Obsessive-compulsive disorder (OCD) is an anxiety disorder characterized by uncontrollable, unwanted thoughts and repetitive, ritualized behaviors you feel compelled to perform. If you have OCD, you probably recognize that your obsessive thoughts and compulsive behaviors are irrational—but even so, you feel unable to resist them and break free.
Like a needle getting stuck on an old record, OCD causes the brain to get stuck on a particular thought or urge. For example, you may check the stove 20 times to make sure it’s really turned off, or wash your hands until they’re scrubbed raw.
Sufferers of OCD are generally very anxious and emotional. They display many non-OCD symptoms, such as signs of depression, excessive worry, extreme tension, and the constant feeling that nothing is ever right.
OCD is a disorder that is not yet fully understood. However, medical professionals believe there is a genetic component to this disease, as there is some research that has shown that this disorder has the tendency to run in families. This behavior can also be learned based on habits you may have developed during childhood or over a long period of time.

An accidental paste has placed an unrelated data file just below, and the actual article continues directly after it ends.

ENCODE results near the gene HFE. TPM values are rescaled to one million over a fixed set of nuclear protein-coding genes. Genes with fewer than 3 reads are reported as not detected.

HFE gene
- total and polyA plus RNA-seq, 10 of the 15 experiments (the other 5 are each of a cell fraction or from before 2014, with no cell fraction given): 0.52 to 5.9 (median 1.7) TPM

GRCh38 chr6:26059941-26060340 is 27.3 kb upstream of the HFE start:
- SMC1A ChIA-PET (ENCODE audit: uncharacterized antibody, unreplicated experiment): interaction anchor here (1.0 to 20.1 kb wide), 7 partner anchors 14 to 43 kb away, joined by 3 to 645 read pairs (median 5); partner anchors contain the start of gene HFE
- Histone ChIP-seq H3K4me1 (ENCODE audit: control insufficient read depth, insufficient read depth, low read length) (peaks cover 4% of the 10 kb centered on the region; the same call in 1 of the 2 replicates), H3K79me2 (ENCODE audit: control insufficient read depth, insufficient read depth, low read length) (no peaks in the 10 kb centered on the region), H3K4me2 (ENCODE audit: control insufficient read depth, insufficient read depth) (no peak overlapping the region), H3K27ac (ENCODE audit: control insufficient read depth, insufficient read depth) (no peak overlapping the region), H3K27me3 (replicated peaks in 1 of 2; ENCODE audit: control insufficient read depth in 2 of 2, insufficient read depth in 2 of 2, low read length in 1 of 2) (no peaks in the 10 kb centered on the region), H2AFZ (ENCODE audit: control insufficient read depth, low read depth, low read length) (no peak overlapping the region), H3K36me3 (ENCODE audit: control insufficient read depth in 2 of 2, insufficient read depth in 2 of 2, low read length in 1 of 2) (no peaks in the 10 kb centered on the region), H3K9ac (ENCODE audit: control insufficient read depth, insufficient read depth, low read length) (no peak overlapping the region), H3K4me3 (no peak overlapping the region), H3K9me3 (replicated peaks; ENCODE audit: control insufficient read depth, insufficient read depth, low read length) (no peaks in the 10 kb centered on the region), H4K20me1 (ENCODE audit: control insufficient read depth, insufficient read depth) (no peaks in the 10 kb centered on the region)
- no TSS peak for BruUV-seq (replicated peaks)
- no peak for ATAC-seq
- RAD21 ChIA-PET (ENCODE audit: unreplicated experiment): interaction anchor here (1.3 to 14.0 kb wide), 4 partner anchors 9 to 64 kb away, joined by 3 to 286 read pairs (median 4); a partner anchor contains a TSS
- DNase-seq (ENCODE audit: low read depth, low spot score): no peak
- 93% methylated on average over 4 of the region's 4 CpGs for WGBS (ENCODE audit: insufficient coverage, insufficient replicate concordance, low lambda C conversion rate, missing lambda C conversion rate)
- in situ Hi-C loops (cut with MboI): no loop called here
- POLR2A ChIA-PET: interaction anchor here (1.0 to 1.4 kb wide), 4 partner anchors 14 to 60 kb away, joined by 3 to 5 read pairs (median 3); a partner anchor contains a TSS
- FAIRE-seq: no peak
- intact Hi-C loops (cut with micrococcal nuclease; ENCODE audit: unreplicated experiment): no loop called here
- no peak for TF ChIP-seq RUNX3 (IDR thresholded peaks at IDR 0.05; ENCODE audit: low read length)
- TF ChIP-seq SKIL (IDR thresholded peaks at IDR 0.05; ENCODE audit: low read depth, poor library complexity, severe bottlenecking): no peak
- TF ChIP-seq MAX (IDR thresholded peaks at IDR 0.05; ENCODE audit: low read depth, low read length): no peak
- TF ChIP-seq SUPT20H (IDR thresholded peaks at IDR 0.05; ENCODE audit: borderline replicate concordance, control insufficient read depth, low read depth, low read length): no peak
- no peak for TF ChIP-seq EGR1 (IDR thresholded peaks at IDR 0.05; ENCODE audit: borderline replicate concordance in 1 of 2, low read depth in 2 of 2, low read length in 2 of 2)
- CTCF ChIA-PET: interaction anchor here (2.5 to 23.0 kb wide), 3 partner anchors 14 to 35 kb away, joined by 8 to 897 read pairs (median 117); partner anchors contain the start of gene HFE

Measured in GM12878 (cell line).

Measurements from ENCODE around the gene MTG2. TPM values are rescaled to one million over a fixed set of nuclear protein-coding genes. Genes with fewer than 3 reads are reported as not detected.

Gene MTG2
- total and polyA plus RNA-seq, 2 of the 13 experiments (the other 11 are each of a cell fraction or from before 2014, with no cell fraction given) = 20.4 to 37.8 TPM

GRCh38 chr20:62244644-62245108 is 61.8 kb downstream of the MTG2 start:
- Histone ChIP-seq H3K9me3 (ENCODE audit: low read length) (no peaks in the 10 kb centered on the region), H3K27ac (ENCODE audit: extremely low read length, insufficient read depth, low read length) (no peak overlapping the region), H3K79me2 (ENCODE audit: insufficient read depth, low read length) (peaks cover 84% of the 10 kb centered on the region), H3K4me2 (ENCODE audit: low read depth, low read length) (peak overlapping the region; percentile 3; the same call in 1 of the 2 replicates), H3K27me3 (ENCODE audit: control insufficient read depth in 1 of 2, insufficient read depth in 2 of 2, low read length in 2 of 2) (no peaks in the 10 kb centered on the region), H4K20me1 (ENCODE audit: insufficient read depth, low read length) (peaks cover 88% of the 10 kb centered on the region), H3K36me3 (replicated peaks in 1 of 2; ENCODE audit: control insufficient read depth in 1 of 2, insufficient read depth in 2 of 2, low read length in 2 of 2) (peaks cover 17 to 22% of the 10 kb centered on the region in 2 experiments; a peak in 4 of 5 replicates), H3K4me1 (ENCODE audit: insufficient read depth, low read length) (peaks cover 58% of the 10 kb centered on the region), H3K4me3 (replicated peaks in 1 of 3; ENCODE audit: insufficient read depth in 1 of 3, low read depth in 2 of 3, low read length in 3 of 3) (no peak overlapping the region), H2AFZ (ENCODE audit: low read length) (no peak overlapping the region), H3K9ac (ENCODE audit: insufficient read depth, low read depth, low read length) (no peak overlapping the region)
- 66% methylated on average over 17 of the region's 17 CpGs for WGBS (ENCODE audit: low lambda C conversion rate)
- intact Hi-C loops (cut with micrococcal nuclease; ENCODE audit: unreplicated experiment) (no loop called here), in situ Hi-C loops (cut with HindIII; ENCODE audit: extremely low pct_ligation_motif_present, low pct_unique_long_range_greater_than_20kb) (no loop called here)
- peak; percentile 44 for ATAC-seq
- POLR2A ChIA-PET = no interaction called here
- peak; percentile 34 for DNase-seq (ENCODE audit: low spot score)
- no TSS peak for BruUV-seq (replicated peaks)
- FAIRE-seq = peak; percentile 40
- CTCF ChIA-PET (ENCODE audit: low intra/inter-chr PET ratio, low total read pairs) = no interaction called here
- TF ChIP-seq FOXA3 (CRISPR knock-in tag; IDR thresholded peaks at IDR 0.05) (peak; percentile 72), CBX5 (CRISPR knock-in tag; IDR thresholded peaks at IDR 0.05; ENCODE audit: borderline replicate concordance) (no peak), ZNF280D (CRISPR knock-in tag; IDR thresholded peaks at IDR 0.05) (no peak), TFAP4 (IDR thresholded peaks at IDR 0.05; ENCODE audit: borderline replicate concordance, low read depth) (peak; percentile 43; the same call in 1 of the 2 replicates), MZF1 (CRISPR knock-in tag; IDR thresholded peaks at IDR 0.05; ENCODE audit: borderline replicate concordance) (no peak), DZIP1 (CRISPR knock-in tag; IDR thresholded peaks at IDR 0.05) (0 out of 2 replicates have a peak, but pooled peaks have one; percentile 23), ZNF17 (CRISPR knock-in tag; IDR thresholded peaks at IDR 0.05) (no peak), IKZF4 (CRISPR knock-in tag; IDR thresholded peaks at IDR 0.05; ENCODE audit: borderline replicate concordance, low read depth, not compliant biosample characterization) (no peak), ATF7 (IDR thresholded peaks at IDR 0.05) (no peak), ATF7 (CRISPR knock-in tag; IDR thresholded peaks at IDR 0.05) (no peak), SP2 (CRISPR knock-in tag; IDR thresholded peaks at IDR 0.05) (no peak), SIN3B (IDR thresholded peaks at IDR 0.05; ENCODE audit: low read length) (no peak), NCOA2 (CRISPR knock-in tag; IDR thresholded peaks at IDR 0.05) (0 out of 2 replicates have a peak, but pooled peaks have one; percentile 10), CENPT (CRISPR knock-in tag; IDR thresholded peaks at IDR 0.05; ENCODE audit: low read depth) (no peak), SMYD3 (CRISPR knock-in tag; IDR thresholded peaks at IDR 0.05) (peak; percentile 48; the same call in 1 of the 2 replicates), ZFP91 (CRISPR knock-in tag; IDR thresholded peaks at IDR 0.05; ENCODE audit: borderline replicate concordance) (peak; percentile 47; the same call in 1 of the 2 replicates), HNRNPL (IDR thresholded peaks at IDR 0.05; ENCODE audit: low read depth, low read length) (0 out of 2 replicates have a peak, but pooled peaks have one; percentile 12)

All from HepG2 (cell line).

Cognitive behavioral therapy (CBT), a type of psychotherapy, is effective for many people with OCD. Exposure and response prevention (ERP), a type of CBT therapy, involves gradually exposing you to a feared object or obsession, such as dirt, and having you learn healthy ways to cope with your anxiety. ERP takes effort and practice, but you may enjoy a better quality of life once you learn to manage your obsessions and compulsions.
Therapy may take place in individual, family or group sessions.
Certain psychiatric medications can help control the obsessions and compulsions of OCD. Most commonly, antidepressants are tried first.
Antidepressants approved by the Food and Drug Administration (FDA) to treat OCD include:
Clomipramine (Anafranil) for adults and children 10 years and older
Fluoxetine (Prozac) for adults and children 7 years and older
Fluvoxamine for adults and children 8 years and older
Paroxetine (Paxil, Pexeva) for adults only
Sertraline (Zoloft) for adults and children 6 years and older
However, your doctor may prescribe other antidepressants and psychiatric medications.